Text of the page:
This house dates from the 1790’s. It was leased by Robert Way Harty of Prospect Hall in 1818, who became Lord Mayor of Dublin in 1831. Number 49, on the east side of one of Dublin’s best-known Georgian squares, has been home to the Central Office of the National University of Ireland since 1912. The premises feature in Dublin City Council’s Record of Protected Structures which lists protected structures of architectural, historical, archaeological, artistic, cultural, social, scientific or technical importance.
The original Senate Rooms on the first floor of Number 49 contain a cycle of early nineteenth-century mural paintings. The cycle consists of a series of Italianate landscape paintings, which completely cover the walls from the dado upwards. A painted frame of illusionistic woodwork in red surrounds each mural separately. ‘[Robert Way Harty] commissioned a series of mural paintings for No. 49 Merrion Square, which represent Italian scenes taken from engravings of paintings by Claude Lorraine, Salvatore Rosa, Rubens and others. These murals combine to create a romantic interior of nobility and style for the t shaped room….* In the absence of documentary evidence, the attribution of the paintings cannot be established. However, they are of very high quality and rank with any cycle in these islands. As illusionistically framed landscapes they are unique in Georgian Dublin, and are also protected by a preservation order.
On 6th November 2001, Dr Garret FitzGerald, then Chancellor of the University, formally opened a new extension to Number 49 Merrion Square. In his remarks, Dr FitzGerald noted that ‘’… architecturally, the new building [the Phelan Building] is very much in sympathy with its surroundings. The Georgian idiom has been interpreted with great sensitivity by our architect, the colour of the brick - frequently a jarring note in recreated Georgian - is rich and modulated, the detail of door and window is authentic and overall the effect is harmonious and complementary.’
The construction of the new extension was undertaken in consultation with Dublin Corporation and its completion marks the first major physical change in the NUI Central Office since the University took up residence in 1912. The purpose-built facility, designed to accommodate small conference arrangements, incorporates a new room for Senate Meetings, two other meeting rooms, and ancillary facilities.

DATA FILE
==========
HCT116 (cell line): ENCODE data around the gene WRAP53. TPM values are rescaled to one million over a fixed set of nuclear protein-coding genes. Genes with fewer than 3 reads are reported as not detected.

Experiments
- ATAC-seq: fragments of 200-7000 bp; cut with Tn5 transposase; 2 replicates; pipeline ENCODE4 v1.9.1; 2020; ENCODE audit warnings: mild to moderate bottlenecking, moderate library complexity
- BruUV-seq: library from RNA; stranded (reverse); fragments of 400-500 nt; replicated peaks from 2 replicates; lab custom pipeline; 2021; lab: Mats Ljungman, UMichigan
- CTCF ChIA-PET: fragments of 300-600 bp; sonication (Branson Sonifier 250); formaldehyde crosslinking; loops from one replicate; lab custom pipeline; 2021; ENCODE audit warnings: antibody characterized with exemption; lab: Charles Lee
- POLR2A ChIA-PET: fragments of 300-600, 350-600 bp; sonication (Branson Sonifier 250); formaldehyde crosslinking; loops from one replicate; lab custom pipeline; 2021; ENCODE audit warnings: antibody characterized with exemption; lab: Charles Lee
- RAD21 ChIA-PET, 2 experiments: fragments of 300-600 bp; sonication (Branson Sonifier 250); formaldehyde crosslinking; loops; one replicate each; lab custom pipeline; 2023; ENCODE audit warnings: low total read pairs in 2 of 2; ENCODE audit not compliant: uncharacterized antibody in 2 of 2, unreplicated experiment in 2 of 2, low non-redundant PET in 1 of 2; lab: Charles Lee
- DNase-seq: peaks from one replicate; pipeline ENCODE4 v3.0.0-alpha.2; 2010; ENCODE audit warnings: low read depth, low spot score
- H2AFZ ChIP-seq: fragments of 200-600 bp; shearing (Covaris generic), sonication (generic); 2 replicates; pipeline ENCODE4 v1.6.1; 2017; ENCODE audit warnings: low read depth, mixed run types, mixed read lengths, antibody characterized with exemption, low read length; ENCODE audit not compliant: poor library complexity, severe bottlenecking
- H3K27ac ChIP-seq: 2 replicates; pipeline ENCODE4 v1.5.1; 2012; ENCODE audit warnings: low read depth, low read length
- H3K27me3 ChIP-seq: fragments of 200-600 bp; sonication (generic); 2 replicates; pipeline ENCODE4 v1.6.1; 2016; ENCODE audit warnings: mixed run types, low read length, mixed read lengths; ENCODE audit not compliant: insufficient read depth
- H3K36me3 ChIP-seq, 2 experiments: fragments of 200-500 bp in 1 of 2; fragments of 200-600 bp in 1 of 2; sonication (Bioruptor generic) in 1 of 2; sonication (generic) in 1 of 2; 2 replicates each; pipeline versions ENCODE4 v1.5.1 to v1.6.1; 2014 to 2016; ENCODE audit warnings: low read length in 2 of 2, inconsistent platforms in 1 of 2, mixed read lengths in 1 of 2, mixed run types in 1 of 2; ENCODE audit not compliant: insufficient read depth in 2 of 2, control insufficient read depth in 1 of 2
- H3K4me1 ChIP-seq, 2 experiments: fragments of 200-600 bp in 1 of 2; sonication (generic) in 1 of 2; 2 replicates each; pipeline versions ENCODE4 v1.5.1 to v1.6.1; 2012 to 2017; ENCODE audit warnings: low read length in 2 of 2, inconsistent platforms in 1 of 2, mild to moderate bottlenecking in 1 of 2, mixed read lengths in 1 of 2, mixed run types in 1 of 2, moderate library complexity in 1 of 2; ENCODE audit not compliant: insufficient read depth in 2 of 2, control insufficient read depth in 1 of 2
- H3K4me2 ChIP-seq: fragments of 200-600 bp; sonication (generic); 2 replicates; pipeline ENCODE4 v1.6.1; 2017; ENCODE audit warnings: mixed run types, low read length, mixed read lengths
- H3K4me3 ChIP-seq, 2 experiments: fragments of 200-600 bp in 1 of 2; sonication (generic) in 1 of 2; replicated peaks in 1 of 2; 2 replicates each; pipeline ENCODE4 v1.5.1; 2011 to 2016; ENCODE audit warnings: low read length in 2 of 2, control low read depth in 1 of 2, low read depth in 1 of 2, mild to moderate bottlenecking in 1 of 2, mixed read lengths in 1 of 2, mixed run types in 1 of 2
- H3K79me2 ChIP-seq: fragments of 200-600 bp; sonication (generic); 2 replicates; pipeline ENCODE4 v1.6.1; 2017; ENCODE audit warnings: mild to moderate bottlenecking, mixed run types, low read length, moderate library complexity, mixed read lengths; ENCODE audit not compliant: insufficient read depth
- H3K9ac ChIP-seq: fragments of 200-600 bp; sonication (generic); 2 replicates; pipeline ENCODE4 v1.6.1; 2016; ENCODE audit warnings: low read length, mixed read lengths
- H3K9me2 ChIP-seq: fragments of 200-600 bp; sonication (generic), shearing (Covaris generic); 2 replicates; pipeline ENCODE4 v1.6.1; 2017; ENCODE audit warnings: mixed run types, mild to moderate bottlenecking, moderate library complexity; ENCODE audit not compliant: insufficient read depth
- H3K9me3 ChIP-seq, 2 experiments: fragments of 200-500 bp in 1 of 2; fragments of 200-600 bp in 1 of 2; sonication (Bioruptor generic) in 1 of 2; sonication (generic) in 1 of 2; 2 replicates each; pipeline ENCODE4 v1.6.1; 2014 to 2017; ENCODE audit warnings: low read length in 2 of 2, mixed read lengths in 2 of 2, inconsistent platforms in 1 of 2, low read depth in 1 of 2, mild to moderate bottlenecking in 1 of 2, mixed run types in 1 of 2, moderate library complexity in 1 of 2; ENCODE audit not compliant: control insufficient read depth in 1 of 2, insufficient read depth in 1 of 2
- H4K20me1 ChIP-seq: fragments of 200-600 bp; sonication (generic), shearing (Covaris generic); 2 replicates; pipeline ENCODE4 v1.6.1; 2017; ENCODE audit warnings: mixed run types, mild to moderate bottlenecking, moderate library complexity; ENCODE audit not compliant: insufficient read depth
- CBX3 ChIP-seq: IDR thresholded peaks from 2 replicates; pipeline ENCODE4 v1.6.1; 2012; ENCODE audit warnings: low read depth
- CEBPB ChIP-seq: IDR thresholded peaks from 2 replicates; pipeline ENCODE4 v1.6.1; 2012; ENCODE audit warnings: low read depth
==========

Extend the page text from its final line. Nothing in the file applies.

The new Senate Room - to be known as ‘The Phelan Room’, was partly funded by a bequest from the estate of Edward J. Phelan, former Director of the International Labour Organisation, and a distinguished Honorary Graduate of the University, and his wife Fernande. Dr FitzGerald expressed the hope that, aside from meetings of Senate ‘the new extension will provide a focus for a broad spectrum of activities involving interaction and collaboration of colleagues from the Constituent Universities and Recognised Colleges of NUI. Given its wonderful location, here in the heart of Georgian Dublin, we believe that this will prove to be an attractive and useful venue for various events and functions’.
*‘Dublin - A Grand Tour’: J. O’Brien and D. Guinness; G Weidenfeld and Nicholson Ltd. London, 1994.
The Catholic University of Ireland was founded in 1851 by the Irish Hierarchy with John Henry Newman who was installed in 1854 as its first rector. Lectures commenced on 3 November, 1854 in the Faculties of Theology, Philosophy and Letters on premises at St Stephen's Green. One year later in Cecilia Street, lectures began in the Faculty of Medicine.
The foundation of the Royal University gave an opportunity to improve the position of the Catholic University students, to whom recognised University Degrees had not previously been available. The University Education (Ireland) Act, 1879, established the Royal University of Ireland as an examining body. The Medical School in Cecilia Street continued as the Catholic University Medical School, while the other Faculties, based in St Patrick's House (now Newman House), St. Stephen's Green, became University College, Dublin, under the direction of the Jesuits.
The Irish Universities Act (1908) established the National University of Ireland, with University College Dublin as a Constituent College to which a Charter was granted on 2 December, 1908. The Catholic University Medical School became part of University College Dublin. The Earlsfort Terrace premises used by the Royal University were transferred to University College, Dublin, which also obtained the use of the Royal College of Science in Upper Merrion Street in 1926.
In 1934, Belfield House and grounds were purchased to provide a sports centre and playing fields and, in the period since 1949, the College has acquired several other adjoining properties. Following a Government Commission on the Accommodation Needs of the Constituent Colleges of the National University of Ireland, Dáil Éireann approved the recommendation that University College Dublin should be transferred to the Belfield site.
Under the Universities Act, 1997, University College, Dublin was reconstituted as National University of Ireland, Dublin (Ollscoil na hÉireann, Baile Átha Cliath). In November 1998, this name was changed by Ministerial Order to University College Dublin - National University of Ireland, Dublin (Coláiste na hOllscoile, Baile Átha Cliath - Ollscoil na hÉireann, Baile Átha Cliath).